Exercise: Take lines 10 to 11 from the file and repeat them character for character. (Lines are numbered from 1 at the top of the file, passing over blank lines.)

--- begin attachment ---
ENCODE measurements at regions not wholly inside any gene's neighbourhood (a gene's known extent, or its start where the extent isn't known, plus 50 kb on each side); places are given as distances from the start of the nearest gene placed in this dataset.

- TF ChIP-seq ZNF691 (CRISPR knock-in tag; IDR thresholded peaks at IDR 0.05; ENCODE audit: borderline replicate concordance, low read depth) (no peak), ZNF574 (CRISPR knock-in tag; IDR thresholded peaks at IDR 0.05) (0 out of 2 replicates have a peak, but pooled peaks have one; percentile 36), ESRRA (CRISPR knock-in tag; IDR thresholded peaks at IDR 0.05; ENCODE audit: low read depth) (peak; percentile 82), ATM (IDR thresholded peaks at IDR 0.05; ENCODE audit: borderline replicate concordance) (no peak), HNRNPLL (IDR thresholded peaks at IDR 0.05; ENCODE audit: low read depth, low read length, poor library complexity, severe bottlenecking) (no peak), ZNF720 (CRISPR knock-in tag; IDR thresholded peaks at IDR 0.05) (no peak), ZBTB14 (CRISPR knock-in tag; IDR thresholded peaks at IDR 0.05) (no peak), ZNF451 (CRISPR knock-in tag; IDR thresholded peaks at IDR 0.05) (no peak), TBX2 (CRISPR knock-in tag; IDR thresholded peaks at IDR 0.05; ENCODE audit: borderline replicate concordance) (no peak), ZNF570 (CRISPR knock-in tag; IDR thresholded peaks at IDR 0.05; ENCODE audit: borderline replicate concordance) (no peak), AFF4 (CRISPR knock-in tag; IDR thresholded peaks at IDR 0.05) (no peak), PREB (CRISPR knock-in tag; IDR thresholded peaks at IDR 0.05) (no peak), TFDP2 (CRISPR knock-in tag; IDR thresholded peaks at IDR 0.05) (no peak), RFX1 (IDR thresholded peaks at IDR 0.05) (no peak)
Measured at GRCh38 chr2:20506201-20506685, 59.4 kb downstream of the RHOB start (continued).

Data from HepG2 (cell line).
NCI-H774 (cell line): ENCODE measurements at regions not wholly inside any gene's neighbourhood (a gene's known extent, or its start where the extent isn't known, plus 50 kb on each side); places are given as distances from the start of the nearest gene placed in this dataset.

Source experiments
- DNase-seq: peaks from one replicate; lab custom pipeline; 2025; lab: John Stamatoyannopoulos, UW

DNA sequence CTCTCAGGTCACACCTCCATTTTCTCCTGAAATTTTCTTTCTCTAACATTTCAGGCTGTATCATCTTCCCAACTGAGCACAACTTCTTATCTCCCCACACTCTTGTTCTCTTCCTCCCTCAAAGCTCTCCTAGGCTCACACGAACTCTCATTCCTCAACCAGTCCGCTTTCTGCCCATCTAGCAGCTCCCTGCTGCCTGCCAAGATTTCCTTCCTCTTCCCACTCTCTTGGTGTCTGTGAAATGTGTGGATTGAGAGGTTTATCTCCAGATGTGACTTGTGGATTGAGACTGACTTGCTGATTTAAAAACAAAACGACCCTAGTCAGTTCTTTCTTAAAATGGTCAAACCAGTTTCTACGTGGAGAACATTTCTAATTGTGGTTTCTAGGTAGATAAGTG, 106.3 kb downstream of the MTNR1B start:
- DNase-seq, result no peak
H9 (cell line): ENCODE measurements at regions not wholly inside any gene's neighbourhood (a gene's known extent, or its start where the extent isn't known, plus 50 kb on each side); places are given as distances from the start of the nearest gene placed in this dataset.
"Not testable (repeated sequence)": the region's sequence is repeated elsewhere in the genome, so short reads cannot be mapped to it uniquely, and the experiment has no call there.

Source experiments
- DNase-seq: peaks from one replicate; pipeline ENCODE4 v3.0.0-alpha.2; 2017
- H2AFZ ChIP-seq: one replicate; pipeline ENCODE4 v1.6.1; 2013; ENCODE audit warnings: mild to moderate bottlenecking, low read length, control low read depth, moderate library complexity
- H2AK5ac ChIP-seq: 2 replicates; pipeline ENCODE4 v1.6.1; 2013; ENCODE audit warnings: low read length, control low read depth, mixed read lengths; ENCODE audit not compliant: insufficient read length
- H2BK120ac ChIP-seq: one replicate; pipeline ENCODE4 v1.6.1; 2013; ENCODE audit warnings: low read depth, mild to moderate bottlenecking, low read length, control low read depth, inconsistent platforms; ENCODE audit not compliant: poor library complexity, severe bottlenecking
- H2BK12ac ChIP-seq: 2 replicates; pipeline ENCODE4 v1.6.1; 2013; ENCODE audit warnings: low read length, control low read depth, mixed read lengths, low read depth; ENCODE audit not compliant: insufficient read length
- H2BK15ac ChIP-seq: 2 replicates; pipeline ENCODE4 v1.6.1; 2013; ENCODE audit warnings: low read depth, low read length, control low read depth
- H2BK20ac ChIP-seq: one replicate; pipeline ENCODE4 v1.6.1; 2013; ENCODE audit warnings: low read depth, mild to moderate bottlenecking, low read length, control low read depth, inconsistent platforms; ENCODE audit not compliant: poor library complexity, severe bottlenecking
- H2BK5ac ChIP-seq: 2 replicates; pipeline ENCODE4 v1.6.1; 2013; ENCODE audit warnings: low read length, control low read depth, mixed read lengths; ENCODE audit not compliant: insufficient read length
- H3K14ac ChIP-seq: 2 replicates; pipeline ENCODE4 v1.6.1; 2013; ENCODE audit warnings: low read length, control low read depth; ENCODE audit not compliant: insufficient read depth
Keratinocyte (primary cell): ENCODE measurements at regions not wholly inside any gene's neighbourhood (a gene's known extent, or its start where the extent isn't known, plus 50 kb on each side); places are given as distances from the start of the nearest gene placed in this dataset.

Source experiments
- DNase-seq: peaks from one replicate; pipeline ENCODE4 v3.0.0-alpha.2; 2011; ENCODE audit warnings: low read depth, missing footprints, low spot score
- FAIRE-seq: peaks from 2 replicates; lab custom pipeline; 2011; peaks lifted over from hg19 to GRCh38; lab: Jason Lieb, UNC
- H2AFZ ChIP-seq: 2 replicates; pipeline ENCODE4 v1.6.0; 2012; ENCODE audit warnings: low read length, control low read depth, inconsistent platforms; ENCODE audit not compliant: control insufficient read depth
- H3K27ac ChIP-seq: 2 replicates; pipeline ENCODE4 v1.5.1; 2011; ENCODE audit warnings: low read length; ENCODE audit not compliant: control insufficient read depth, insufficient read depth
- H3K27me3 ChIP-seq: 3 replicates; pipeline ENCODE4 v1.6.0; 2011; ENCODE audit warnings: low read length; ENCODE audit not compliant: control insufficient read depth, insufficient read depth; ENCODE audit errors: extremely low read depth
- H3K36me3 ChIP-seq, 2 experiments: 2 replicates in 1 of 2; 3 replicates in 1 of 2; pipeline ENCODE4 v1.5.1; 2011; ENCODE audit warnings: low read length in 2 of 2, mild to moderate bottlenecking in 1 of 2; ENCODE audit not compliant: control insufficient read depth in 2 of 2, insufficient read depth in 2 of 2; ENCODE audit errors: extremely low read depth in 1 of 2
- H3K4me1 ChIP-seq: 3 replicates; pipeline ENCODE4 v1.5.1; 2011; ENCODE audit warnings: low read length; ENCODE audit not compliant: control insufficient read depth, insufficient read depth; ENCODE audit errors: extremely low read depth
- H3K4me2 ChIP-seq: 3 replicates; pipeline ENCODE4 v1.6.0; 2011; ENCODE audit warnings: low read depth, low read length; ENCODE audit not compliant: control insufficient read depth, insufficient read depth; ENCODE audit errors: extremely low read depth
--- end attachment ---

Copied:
H9 (cell line): ENCODE measurements at regions not wholly inside any gene's neighbourhood (a gene's known extent, or its start where the extent isn't known, plus 50 kb on each side); places are given as distances from the start of the nearest gene placed in this dataset.
"Not testable (repeated sequence)": the region's sequence is repeated elsewhere in the genome, so short reads cannot be mapped to it uniquely, and the experiment has no call there.